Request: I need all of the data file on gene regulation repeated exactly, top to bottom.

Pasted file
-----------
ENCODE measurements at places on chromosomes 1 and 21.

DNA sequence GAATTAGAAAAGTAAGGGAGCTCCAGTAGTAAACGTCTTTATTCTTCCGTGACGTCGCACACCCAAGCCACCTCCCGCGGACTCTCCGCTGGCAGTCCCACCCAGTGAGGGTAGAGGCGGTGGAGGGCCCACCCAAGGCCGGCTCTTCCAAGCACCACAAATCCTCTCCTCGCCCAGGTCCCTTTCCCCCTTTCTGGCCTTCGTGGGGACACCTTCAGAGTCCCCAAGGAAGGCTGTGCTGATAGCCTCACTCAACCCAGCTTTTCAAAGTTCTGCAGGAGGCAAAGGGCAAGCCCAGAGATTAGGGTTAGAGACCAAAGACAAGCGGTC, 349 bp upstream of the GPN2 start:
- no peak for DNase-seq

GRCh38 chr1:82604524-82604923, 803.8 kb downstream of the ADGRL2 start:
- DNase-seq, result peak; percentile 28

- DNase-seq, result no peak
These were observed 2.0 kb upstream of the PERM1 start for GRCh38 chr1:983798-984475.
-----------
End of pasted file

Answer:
ENCODE measurements at places on chromosomes 1 and 21.

DNA sequence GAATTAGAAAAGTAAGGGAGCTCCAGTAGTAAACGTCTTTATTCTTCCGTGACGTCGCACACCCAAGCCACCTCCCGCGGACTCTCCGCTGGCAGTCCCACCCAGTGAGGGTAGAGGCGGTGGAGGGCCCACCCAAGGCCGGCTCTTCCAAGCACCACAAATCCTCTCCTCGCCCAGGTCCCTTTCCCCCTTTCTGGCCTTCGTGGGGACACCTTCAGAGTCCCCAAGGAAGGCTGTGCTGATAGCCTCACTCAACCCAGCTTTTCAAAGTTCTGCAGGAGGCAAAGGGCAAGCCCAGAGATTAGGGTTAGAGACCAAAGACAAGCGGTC, 349 bp upstream of the GPN2 start:
- no peak for DNase-seq

GRCh38 chr1:82604524-82604923, 803.8 kb downstream of the ADGRL2 start:
- DNase-seq, result peak; percentile 28

- DNase-seq, result no peak
These were observed 2.0 kb upstream of the PERM1 start for GRCh38 chr1:983798-984475.